Results 1  10
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221
Some optimal inapproximability results
, 2002
"... We prove optimal, up to an arbitrary ffl? 0, inapproximability results for MaxEkSat for k * 3, maximizing the number of satisfied linear equations in an overdetermined system of linear equations modulo a prime p and Set Splitting. As a consequence of these results we get improved lower bounds for ..."
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Cited by 751 (11 self)
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We prove optimal, up to an arbitrary ffl? 0, inapproximability results for MaxEkSat for k * 3, maximizing the number of satisfied linear equations in an overdetermined system of linear equations modulo a prime p and Set Splitting. As a consequence of these results we get improved lower bounds for the efficient approximability of many optimization problems studied previously. In particular, for MaxE2Sat, MaxCut, MaxdiCut, and Vertex cover. Warning: Essentially this paper has been published in JACM and is subject to copyright restrictions. In particular it is for personal use only.
The Budgeted Maximum Coverage Problem
, 1997
"... The budgeted maximum coverage problem is: given a collection S of sets with associated costs defined over a domain of weighted elements, and a budget L, find a subset of S 0 ` S such that the total cost of sets in S 0 does not exceed L, and the total weight of elements covered by S 0 is maxim ..."
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Cited by 188 (7 self)
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The budgeted maximum coverage problem is: given a collection S of sets with associated costs defined over a domain of weighted elements, and a budget L, find a subset of S 0 ` S such that the total cost of sets in S 0 does not exceed L, and the total weight of elements covered by S 0 is maximized. This problem is NPhard. For the special case of this problem, where each set has unit cost, a (1 \Gamma 1 e )approximation is known. Yet, no approximation results are known for the general cost version. The contribution of this paper is a (1 \Gamma 1 e )approximation algorithm for the budgeted maximum coverage problem. We also argue that this approximation factor is the best possible, unless NP ` DT IME(n log log n ). 1 Introduction The budgeted maximum coverage problem is defined as follows. A collection of sets S = fS 1 ; S 2 ; : : : ; Sm g with associated costs fc i g m i=1 is defined over a domain of elements X = fx 1 ; x 2 ; : : : ; x n g with associated weights fw i ...
The primaldual method for approximation algorithms and its application to network design problems.
, 1997
"... Abstract In this survey, we give an overview of a technique used to design and analyze algorithms that provide approximate solutions to N P hard problems in combinatorial optimization. Because of parallels with the primaldual method commonly used in combinatorial optimization, we call it the prim ..."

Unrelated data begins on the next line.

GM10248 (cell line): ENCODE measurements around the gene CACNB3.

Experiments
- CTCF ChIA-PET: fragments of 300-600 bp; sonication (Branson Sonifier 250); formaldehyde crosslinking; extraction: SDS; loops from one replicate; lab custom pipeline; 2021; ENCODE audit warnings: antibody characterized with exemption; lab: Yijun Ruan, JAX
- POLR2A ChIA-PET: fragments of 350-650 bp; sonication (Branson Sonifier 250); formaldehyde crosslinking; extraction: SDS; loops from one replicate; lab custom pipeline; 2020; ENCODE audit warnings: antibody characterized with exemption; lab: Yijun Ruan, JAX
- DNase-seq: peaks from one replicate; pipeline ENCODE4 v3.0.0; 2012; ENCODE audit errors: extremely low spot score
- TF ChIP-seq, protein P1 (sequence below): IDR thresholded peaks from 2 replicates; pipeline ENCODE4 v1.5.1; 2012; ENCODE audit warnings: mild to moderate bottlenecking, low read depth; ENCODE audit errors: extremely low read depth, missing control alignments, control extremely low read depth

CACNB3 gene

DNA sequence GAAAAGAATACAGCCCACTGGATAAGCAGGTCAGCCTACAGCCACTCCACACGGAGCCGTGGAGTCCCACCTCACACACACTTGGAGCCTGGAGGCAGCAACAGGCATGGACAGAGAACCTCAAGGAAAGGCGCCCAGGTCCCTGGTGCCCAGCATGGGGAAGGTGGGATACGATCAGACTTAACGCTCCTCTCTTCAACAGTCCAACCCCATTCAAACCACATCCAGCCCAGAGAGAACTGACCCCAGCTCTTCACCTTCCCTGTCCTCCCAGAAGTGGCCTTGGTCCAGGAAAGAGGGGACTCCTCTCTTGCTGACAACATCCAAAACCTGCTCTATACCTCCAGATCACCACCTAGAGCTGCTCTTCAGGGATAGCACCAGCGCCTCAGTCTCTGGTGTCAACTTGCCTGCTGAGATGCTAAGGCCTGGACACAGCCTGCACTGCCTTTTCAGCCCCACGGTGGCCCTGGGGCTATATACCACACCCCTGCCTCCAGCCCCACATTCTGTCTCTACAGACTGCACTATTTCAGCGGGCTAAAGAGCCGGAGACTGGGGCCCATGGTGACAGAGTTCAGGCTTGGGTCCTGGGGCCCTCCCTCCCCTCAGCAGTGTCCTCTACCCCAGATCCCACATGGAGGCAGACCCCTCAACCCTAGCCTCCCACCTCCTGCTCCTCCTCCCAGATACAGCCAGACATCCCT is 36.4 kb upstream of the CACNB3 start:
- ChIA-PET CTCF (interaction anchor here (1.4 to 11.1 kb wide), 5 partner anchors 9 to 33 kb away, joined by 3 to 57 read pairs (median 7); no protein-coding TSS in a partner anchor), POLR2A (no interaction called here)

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Cited by 137 (5 self)
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Abstract In this survey, we give an overview of a technique used to design and analyze algorithms that provide approximate solutions to N P hard problems in combinatorial optimization. Because of parallels with the primaldual method commonly used in combinatorial optimization, we call it the primaldual method for approximation algorithms. We show how this technique can be used to derive approximation algorithms for a number of different problems, including network design problems, feedback vertex set problems, and facility location problems.
Algorithmic construction of sets for krestrictions
 ACM TRANSACTIONS ON ALGORITHMS
, 2006
"... This work addresses krestriction problems, which unify combinatorial problems of the following type: The goal is to construct a short list of strings in Σ m that satisfies a given set of kwise demands. For every k positions and every demand, there must be at least one string in the list that satis ..."
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Cited by 73 (2 self)
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This work addresses krestriction problems, which unify combinatorial problems of the following type: The goal is to construct a short list of strings in Σ m that satisfies a given set of kwise demands. For every k positions and every demand, there must be at least one string in the list that satisfies the demand at these positions. Problems of this form frequently arise in different fields in Computer Science. The standard approach for deterministically solving such problems is via almost kwise independence or kwise approximations for other distributions. We offer a generic algorithmic method that yields considerably smaller constructions. To this end, we generalize a previous work of Naor, Schulman and Srinivasan [18]. Among other results, we greatly enhance the combinatorial objects in the heart of their method, called splitters, and construct multiway splitters, using a new discrete version of the topological Necklace Splitting Theorem [1]. We utilize our methods to show improved constructions for group testing [19] and generalized hashing [3], and an improved inapproximability result for SetCover under the assumption P != NP.
PolynomialTime Data Reduction for DOMINATING SET
 Journal of the ACM
, 2004
"... Dealing with the NPcomplete Dominating Set problem on graphs, we demonstrate the power of data reduction by preprocessing from a theoretical as well as a practical side. In particular, we prove that Dominating Set restricted to planar graphs has a socalled problem kernel of linear size, achiev ..."
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Cited by 64 (8 self)
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Dealing with the NPcomplete Dominating Set problem on graphs, we demonstrate the power of data reduction by preprocessing from a theoretical as well as a practical side. In particular, we prove that Dominating Set restricted to planar graphs has a socalled problem kernel of linear size, achieved by two simple and easy to implement reduction rules. Moreover, having implemented our reduction rules, first experiments indicate the impressive practical potential of these rules. Thus, this work seems to open up a new and prospective way how to cope with one of the most important problems in graph theory and combinatorial optimization.